Sustainability is not just crucial for the environment. It's good for business.

Sustainability is no longer just a throwaway term that companies use in soundbites and press releases.

Sustainability is not just crucial for the environment. It's good for business.

It has become an essential element of prudent business practice. Organisations that fail to consider sustainability measures will lose a competitive edge.

When it comes to technology, sustainability is even more front of mind for customers and employees. Millennials, who are increasingly becoming business decision-makers and leaders of their own companies, care deeply about the environmental impact of their purchasing decisions – both within business and within their personal lives. And across all age bands, price is no longer the only aspect that guides people’s purchasing decisions – many people now consider a brand’s sustainable credentials as well.

We recently conducted research into attitudes towards sustainability, which has brought to light the extent to which environmental and social standing has become the new battleground for winning the hearts and minds of customers and employees alike. Our data suggests that environmental and social issues are important to 71% of people, whether they’re in consumer mode, making personal purchase decisions (31%) or when looking at the organisations they work for (32%).

COVID-19 has uprooted many concerns that, until now, have simmered just below the surface. The pandemic has shed a brighter light on the importance of social and environmental issues and made many people stock of the importance of them. Ecological concerns are very much in the social conscious now. So, it’s not surprising that 75% of people believe employers should focus more on social and environmental issues in the wake of COVID-19.

Green technology at home

Having spent so much of our time working at home, many of us have relied heavily on technology to enable us to carry out our work duties. According to the latest figures from the ONS, in April 2020, 46% of people in employment did some work at home. 86% of those who did work from home did so as a result of coronavirus.

Homeworking has pushed people to start assessing the sustainability of their home-working technology. Our research reflects this with 70% of respondents believing that home-working technology should be long-lasting, energy-efficient and reduce waste.

Businesses are still playing catch up

Despite the increased significance of sustainable and ethical business practices, many corporations are still playing catch up. With the announcement of the vaccination, we are now on the long road back to economic recovery and some form of normalcy, however, there are still doubts over businesses readiness in a post-COVID world. In our research, only 24% of decision-makers believe that environmental and social impact considerations are fully embedded in return-to-work and business recovery plans.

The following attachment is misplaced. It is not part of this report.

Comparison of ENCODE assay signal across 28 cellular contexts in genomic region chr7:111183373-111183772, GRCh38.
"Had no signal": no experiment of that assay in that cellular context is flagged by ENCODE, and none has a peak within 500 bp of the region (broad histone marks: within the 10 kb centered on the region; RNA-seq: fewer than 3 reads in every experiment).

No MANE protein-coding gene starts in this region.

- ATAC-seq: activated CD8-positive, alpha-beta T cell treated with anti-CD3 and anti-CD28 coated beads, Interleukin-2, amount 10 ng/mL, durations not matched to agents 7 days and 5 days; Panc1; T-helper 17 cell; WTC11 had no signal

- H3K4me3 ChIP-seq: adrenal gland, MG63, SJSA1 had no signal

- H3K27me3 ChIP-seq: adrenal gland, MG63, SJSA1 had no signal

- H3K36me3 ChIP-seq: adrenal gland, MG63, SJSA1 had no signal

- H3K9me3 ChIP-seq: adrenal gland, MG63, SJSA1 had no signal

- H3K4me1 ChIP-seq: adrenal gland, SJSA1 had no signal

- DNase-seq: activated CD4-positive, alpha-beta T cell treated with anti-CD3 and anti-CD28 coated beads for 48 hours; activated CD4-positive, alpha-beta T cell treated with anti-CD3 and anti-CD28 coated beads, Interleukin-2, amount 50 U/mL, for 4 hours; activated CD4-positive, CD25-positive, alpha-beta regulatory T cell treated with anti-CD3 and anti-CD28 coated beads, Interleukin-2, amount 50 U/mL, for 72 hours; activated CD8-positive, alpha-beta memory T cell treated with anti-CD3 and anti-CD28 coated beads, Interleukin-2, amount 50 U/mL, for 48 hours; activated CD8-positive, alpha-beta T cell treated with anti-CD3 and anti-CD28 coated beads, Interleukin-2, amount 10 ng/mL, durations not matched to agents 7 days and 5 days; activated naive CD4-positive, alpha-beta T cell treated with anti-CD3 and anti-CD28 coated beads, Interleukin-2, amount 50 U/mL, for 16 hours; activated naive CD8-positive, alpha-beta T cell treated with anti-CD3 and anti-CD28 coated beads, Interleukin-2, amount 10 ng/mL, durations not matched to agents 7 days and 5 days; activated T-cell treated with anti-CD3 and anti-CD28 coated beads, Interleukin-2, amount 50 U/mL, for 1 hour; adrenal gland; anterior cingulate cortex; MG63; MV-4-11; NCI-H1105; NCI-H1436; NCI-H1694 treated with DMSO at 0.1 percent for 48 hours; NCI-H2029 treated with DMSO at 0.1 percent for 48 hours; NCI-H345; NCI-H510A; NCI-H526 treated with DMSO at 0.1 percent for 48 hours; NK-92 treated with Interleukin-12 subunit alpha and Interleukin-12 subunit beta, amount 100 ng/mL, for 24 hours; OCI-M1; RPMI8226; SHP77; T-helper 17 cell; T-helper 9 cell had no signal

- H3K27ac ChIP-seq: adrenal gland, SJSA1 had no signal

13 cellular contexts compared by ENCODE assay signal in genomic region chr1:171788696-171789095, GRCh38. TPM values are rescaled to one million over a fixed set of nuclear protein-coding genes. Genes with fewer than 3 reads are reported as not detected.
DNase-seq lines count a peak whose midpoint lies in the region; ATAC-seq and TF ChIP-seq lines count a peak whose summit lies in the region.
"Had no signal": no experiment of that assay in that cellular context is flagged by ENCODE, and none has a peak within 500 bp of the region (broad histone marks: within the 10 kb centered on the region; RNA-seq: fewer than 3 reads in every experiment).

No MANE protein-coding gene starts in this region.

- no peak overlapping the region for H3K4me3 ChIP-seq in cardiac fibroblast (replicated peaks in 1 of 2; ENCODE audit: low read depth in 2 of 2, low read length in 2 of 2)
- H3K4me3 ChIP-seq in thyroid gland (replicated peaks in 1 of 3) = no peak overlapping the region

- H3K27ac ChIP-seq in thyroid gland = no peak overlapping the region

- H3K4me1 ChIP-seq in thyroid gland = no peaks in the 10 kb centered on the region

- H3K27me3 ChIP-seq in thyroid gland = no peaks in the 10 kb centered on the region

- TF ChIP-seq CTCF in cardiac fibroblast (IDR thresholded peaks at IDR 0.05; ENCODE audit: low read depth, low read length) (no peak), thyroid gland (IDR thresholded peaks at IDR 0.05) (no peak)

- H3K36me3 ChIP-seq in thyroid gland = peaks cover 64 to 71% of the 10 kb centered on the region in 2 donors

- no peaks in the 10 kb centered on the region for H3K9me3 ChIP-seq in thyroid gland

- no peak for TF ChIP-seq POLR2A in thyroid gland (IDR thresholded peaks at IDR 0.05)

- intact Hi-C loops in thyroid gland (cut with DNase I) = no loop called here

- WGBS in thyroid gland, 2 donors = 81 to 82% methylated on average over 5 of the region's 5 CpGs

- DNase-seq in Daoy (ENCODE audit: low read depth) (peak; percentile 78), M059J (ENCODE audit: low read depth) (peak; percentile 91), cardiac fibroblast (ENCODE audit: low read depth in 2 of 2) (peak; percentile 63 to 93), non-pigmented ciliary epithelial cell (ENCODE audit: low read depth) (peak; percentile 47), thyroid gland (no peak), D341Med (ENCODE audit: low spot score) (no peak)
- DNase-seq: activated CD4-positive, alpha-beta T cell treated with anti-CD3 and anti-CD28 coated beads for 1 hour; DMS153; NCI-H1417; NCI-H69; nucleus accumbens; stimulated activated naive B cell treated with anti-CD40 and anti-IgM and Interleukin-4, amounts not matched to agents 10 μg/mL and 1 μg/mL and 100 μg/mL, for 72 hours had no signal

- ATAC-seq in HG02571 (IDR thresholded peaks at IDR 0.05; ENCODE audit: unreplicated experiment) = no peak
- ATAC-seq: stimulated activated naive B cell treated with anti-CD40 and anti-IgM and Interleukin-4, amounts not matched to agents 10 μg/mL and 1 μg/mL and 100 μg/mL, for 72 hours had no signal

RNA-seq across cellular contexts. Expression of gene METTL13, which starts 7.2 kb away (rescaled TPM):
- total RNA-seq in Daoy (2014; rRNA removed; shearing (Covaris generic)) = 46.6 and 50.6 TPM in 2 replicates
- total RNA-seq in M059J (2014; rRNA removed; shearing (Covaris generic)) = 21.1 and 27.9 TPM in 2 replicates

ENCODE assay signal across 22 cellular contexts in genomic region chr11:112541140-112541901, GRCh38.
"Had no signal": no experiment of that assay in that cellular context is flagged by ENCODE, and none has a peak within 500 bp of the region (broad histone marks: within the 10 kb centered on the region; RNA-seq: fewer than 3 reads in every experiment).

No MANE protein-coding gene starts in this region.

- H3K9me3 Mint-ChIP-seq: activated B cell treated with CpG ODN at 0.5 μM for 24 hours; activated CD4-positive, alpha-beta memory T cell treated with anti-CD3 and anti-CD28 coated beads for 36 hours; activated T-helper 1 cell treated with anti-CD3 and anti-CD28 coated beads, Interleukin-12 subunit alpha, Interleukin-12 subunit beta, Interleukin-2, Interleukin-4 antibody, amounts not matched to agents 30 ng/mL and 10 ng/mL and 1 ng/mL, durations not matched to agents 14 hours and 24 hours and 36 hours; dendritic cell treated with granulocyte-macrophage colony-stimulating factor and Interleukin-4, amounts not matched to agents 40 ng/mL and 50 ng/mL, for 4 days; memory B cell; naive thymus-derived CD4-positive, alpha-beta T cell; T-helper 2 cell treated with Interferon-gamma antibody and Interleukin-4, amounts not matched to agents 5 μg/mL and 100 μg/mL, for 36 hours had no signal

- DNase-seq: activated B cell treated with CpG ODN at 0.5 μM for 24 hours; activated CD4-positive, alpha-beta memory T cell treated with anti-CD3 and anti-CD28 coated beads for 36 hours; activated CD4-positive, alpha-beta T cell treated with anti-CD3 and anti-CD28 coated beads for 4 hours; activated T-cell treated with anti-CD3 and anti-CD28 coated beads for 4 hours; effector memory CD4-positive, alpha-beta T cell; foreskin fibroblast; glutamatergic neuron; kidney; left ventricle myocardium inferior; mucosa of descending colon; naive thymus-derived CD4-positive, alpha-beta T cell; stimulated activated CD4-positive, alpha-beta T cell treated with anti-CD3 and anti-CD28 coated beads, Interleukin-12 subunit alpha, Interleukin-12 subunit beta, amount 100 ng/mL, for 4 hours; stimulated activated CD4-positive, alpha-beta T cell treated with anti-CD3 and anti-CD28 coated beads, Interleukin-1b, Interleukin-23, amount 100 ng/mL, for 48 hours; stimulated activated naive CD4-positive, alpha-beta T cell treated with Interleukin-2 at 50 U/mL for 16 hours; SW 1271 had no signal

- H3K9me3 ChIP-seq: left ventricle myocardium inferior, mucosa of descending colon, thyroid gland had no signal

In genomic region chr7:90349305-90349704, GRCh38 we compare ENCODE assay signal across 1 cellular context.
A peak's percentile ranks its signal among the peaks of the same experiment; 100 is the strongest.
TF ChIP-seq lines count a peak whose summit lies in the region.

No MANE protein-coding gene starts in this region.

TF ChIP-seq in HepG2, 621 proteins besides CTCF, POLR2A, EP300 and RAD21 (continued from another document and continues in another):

Likewise, many businesses are still on the fence regarding the importance of environmental and social issues post-COVID19. This is underlined by the fact that only 33% of business decision-makers believe that ecological and social impact will be significantly more important post-COVID, contrasting sharply with the 75% of consumers and employees who buy from and work for them.

For those businesses in our research that are prioritising sustainability, 86% expect to see business profit increase over the next year / five years. The impact of strong environmental and social credentials will be felt in less tangible business areas too and will drive positive sentiment towards brands. 44% believe that strong environmental and social actions have a positive influence on brand perception, 40% on employee loyalty and 38% on workforce productivity.

The Age factor

Interestingly, looking at business maturity, we see a noticeable shift in attitude. We found that 4 in 5 start-ups see meeting environmental and social impact targets as a priority. But only 2 in 3 businesses over ten years old feel the same way.

We also noticed a shift in opinion regarding sustainability consideration depending on respondent age. While only 63% of people aged over 54 believe environmental and social issues will become more critical post-Covid (compared to 85% of Gen Z), they are conversely the age group that ranks highest in demanding product build quality (51%), energy efficiency (48%) and reduced waste (45%).

Sustainability will drive business strategy

Our research has revealed how social and environmental issues will play a more prominent and - to an extent – divisive role for consumers, employers and employees.  While many understand that sustainability is no longer just an afterthought but will shape the direction of a business and how it appeals to customers and employees alike, those who fail to keep pace will likely lose out longer term.

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